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PostPosted: Wed Feb 17, 2010 9:53 pm 
Retro Guru
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Joined: Wed Dec 23, 2009 4:01 pm
Posts: 1218
Location: Bloody Lift Doors
I would vote for a Mavic Module E with the Mavic red only label. According to Velobase, this was in production 1975 onwards, but certainly I have seen these on late seventies/early Eighties Peugeots. A polished NOS Module E clincher rim - yes please! Time for you to get the Ebay googles on :shock:

On my '85 Merckx I was looking for Mavic MA2's, but these are pricey, but ended up with some polished Mavic 190FB's on DA 7400 hubs - very nice too.

As for sizing, again my retro Guru is the best place to start:
http://www.sheldonbrown.com/tyre-sizing.html

And for a general article on tyres:
http://www.sheldonbrown.com/tyres.html

For anyone that hasn't come across Sheldon, he passed away in 2008 (check Wikipedia out) but you can spend a lot of time exploring his website - its packed with Retro info.


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PostPosted: Thu Feb 18, 2010 2:07 am 
Retro Guru
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Joined: Sun Feb 15, 2009 5:26 pm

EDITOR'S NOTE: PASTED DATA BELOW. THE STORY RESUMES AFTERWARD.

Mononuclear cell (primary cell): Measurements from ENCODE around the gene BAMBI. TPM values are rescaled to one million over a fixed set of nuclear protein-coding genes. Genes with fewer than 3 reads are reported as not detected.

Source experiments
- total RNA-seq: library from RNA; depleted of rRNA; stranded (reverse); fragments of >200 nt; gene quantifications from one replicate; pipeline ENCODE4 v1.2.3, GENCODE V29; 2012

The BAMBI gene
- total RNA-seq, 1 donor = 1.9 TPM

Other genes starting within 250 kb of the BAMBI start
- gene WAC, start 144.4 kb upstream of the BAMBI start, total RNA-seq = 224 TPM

Posts: 575
Location: Brooklyn NY
As far as getting a flat on tubulars you should never be getting flats on tubulars. Use some sealant when you install your tire in the first place and if you ever do manage to get a puncture the sealant will instantly plug the hole. You loose a few pounds of pressure but that's nothing a good pump wont solve. Tubular tires are great, the reason they're thought of as faster is that they have much higher pressure ratings you can pump the good ones up to 140-160lbs making a much harder tire resulting in much less friction on the road thus a faster ride. This is a negligible difference if your not really racing hard (where a tenth of a second counts) or on an indoor track (very prevalent on wooden indoor tracks). But the sealant is really awesome, you can use Stans No-Tubes conversion kit and get a similar effect on most regular clincher rims but its no substitution for the real deal.

Heres a video of stans working its magic
http://www.youtube.com/watch?v=C_BsT8D9JYY


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